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Following a rough winter, Fairfax County schools will explore possible changes to how they handle snow days.

School schedules have been thrown for a loop this year, with 10 weather-related school closings and makeup days cutting into summer vacation. The School Board last Thursday directed FCPS administration to look into alternative approaches to future closings and makeup days.

School Board members said the school system needs to start looking at improvements to its procedures now, not wait for another harsh winter.

“No, we don’t have Snowmageddons every single year,” said School Board member Megan McLaughlin (Braddock). “But should we wait until the next Snowmageddon? Why not start thinking about these issues now?”

Snowmageddon refers to the name given locally to the infamous blizzard of February 2010, which dumped 32 inches of snow at Dulles Airport, according to the National Weather Service.

Though no snowstorms this winter approached that total, as many days have been canceled this school year in Fairfax County as the year of Snowmageddon.

In 2009-10, schools lost 10 days to blizzards in December and February. This year, smaller snowstorms have pelted the county in December, January, February and March, leading to 2- and 3-day streaks of school closings each month. Throw in one closure in early January for frigid cold, and it all adds up to 10 missed days of class for county students.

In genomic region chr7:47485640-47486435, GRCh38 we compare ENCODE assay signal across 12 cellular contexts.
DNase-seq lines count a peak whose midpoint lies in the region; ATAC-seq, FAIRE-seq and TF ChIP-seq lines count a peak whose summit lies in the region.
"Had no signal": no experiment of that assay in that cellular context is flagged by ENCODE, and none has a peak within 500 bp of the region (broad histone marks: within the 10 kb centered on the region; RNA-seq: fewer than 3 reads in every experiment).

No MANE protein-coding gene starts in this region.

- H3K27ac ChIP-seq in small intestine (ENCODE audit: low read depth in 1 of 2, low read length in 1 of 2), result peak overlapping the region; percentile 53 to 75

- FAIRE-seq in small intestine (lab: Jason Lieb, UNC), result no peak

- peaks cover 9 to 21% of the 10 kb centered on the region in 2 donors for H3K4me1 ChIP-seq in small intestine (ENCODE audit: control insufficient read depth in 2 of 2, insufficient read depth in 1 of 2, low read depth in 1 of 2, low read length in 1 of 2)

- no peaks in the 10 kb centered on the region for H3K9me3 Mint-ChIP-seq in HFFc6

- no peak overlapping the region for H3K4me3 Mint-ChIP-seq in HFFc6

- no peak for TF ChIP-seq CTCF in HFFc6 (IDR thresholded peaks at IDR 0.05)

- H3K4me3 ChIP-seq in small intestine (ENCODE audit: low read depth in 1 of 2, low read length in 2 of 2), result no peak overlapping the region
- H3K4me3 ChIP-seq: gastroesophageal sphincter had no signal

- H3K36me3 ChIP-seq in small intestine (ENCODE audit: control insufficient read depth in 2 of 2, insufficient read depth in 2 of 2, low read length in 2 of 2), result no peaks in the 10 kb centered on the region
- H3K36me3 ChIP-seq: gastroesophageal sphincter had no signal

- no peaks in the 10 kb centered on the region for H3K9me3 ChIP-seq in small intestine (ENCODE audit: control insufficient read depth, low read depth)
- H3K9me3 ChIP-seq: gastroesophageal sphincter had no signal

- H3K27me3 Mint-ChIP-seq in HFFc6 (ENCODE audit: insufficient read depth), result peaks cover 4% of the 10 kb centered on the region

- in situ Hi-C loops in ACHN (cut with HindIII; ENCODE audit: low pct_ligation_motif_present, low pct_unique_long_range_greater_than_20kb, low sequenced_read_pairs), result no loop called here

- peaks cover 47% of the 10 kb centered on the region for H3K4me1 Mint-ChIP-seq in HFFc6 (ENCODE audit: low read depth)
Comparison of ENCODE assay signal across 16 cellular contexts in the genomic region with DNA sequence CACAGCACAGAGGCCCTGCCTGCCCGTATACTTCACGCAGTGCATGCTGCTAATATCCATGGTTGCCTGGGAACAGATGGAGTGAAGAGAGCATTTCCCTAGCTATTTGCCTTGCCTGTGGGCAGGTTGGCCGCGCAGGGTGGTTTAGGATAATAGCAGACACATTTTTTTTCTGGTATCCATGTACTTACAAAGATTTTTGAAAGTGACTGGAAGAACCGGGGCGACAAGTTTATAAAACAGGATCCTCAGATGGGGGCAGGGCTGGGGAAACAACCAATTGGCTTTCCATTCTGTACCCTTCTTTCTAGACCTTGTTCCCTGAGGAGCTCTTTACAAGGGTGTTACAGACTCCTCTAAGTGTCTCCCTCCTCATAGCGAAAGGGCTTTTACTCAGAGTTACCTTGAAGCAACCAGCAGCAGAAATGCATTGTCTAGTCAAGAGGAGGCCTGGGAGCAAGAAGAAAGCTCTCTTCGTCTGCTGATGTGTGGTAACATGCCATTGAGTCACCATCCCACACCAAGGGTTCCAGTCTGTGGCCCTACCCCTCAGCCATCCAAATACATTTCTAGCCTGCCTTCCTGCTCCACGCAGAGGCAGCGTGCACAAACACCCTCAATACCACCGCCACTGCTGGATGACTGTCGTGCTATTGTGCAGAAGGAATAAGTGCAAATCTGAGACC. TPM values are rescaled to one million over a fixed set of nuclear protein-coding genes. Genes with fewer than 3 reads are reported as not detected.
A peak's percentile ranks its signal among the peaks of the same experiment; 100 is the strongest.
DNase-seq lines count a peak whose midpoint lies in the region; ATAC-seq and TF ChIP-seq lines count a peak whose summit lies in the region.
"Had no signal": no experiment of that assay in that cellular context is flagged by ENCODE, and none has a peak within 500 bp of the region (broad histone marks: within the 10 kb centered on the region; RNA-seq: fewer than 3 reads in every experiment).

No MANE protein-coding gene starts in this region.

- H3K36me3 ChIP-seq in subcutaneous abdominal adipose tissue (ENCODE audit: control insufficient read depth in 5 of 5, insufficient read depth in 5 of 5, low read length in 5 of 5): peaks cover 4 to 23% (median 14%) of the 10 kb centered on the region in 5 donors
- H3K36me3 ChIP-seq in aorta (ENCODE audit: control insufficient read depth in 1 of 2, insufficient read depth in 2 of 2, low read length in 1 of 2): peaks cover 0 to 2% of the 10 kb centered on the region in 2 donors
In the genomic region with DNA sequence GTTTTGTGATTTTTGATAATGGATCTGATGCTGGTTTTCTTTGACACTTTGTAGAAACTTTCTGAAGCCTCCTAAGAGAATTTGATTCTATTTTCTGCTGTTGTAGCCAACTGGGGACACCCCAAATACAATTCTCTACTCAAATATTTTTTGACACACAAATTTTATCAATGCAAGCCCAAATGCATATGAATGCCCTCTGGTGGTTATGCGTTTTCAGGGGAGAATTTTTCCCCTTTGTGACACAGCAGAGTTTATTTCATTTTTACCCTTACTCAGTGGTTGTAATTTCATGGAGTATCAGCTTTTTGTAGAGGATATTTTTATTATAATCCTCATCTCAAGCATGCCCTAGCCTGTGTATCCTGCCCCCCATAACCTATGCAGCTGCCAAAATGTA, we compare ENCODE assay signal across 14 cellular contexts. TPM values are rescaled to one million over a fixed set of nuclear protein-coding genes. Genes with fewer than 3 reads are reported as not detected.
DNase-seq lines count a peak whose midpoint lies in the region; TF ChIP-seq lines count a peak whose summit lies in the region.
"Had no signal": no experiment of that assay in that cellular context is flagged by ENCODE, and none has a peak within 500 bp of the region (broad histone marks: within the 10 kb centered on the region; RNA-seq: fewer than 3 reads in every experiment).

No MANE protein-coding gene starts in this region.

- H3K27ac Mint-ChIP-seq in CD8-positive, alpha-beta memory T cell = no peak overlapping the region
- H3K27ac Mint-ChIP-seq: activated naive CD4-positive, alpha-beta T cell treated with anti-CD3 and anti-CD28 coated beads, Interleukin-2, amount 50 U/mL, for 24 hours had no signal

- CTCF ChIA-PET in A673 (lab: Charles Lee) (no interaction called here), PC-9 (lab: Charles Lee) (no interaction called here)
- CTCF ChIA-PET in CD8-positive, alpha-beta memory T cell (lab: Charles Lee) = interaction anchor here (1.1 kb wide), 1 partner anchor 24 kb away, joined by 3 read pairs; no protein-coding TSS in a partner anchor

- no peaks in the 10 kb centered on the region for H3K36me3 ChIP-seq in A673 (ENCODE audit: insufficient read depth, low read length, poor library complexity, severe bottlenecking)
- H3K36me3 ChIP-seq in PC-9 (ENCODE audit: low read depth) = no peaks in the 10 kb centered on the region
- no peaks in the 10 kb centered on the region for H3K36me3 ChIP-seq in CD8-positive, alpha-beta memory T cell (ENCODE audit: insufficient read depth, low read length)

To try to gain back some of that missed class time, several School Board members asked school administration to look into altering the current all-or-nothing approach to weather decisions.

School Board member Elizabeth Schultz (Springfield) proposed splitting the county into two or three sub-districts for closings and delays as one possible solution.

“Is there any way that this could work?” Schultz asked. “I know it may not be practicable. But we have some inherent assumptions we all make, and so far it’s absent any data or any real staff discussions.”

McLaughlin offered another option focused on individual students. Students living on still snow-clogged streets would stay home, while those with clear roads would go to school.

“I realize that this is not a full-fledged idea yet,” McLaughlin said. “But my constituents have expressed to me a desire for our school system to look at more progressive ways to approach these problems.”

The School Board also called for ways to keep makeup days from spilling into summer vacation.

This year, the school system has added two days to the end of the year to help make up for the large number of closings, pushing the last day of school from Friday, June 20, to Tuesday, June 24. Extending the length of the school day and building more cushioning into the calendar from the start were both offered as ideas to consider.

According to Schultz, these are issues that the school system cannot wait to address.

“What happens if we’re back here next year and we’re facing the exact same situation?” Schultz said. “We need to start planning now.”